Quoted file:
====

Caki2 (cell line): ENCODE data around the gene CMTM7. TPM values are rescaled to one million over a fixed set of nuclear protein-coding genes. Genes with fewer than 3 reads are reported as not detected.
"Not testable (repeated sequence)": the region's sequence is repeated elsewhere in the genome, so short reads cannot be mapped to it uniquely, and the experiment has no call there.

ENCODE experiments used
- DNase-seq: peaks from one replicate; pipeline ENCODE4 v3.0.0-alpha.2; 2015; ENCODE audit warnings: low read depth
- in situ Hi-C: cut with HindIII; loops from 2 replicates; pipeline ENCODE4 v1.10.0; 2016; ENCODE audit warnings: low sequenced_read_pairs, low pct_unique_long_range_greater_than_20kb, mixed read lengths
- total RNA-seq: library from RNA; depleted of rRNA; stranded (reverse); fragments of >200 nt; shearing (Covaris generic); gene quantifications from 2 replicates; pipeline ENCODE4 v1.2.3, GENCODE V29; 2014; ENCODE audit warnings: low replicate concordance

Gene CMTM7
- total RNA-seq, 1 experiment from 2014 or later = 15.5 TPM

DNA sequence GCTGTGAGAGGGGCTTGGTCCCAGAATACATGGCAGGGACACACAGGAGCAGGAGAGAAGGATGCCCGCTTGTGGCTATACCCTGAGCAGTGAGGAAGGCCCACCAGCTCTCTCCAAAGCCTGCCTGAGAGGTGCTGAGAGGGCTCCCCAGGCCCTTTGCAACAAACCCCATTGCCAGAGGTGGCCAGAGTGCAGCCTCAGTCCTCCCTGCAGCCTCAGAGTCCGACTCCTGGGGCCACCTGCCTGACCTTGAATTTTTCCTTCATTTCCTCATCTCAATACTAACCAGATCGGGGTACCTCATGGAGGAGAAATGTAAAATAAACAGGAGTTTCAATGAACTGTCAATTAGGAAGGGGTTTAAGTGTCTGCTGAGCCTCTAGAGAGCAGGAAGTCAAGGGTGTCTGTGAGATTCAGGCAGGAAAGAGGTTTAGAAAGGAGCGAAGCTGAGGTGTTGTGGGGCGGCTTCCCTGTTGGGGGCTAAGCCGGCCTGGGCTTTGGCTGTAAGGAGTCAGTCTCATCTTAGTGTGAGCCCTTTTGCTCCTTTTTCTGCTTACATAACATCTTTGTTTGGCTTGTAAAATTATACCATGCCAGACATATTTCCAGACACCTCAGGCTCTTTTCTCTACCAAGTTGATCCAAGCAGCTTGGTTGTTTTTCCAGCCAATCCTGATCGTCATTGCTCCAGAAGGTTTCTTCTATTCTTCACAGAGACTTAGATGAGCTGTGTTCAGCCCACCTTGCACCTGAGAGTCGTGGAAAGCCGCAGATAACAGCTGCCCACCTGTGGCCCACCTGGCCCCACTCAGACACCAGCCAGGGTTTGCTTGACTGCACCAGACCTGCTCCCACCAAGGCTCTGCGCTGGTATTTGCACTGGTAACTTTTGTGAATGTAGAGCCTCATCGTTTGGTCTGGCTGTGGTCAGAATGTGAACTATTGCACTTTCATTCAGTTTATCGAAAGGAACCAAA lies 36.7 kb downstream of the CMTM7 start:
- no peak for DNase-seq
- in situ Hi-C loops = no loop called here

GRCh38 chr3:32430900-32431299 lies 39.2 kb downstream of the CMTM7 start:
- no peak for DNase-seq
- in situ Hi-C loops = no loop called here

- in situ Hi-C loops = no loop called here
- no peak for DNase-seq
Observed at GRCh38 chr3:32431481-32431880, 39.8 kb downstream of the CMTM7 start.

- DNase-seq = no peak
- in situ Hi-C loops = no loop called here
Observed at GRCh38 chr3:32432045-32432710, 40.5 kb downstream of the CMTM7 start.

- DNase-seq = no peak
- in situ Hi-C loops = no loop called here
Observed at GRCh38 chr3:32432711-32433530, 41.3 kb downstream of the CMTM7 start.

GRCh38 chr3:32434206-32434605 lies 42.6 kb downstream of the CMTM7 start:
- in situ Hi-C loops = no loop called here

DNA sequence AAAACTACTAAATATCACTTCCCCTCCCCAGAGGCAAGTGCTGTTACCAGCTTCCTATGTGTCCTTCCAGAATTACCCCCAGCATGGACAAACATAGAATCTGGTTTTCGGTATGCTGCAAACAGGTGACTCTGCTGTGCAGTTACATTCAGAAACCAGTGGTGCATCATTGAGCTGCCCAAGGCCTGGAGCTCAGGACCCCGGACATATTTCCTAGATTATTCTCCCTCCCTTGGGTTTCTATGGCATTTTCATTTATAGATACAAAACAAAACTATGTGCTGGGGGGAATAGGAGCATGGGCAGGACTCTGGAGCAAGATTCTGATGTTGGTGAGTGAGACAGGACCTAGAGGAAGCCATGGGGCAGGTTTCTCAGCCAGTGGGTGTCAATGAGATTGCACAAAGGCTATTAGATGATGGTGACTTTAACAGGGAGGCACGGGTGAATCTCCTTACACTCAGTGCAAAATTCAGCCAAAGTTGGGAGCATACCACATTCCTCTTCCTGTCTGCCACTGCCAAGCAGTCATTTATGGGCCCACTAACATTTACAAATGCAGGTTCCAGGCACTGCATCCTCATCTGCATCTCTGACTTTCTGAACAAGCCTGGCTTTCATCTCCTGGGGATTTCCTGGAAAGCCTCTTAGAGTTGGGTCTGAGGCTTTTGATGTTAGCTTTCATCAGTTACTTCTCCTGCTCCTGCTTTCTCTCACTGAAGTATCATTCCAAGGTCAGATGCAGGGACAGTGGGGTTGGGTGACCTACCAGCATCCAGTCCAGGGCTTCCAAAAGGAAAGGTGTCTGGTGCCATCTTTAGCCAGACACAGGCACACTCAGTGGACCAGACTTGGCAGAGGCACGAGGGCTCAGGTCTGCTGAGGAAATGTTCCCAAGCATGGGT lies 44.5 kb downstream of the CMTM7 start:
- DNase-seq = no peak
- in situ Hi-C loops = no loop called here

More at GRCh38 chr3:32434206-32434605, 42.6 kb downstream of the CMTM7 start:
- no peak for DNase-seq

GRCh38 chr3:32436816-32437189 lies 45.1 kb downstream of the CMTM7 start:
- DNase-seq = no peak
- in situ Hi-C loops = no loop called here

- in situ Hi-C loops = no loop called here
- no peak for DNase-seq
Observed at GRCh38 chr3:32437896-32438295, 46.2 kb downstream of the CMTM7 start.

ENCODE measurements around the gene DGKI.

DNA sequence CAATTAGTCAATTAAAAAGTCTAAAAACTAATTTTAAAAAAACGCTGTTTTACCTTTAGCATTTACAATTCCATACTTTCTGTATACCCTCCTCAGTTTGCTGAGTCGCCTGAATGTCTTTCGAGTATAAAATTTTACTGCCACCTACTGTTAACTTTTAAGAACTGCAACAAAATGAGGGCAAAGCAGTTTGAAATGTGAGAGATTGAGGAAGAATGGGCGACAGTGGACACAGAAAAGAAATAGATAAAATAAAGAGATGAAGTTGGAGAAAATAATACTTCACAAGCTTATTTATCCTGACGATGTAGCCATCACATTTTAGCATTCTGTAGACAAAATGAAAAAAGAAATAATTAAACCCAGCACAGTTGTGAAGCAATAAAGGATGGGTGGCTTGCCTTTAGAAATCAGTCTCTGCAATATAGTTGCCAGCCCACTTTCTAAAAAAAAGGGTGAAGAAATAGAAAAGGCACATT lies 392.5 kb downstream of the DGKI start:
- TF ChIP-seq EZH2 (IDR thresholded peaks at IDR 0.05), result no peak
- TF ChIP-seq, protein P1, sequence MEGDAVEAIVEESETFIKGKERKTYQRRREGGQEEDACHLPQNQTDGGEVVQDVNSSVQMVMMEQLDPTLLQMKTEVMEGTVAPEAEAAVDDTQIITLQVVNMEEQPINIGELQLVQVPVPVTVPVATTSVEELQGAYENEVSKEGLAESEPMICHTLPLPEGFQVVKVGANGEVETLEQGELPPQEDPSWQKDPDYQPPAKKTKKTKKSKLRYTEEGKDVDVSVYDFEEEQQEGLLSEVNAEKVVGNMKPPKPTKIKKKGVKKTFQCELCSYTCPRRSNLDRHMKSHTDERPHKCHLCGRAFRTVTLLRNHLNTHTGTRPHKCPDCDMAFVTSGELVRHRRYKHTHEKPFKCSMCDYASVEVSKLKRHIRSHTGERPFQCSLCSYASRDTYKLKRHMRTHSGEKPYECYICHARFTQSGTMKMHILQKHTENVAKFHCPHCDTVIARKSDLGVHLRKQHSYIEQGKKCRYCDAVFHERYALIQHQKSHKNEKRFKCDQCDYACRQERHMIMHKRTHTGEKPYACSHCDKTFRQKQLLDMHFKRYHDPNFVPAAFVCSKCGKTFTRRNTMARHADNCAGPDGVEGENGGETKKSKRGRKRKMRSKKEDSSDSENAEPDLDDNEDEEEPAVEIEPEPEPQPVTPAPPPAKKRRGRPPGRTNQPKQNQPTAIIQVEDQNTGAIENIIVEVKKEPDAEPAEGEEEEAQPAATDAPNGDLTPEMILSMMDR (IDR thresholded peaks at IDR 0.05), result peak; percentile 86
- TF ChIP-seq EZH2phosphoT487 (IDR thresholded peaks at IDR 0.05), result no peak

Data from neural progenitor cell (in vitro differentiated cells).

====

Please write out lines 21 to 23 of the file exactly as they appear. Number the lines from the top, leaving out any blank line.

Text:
- DNase-seq = no peak
- in situ Hi-C loops = no loop called here
Observed at GRCh38 chr3:32432711-32433530, 41.3 kb downstream of the CMTM7 start.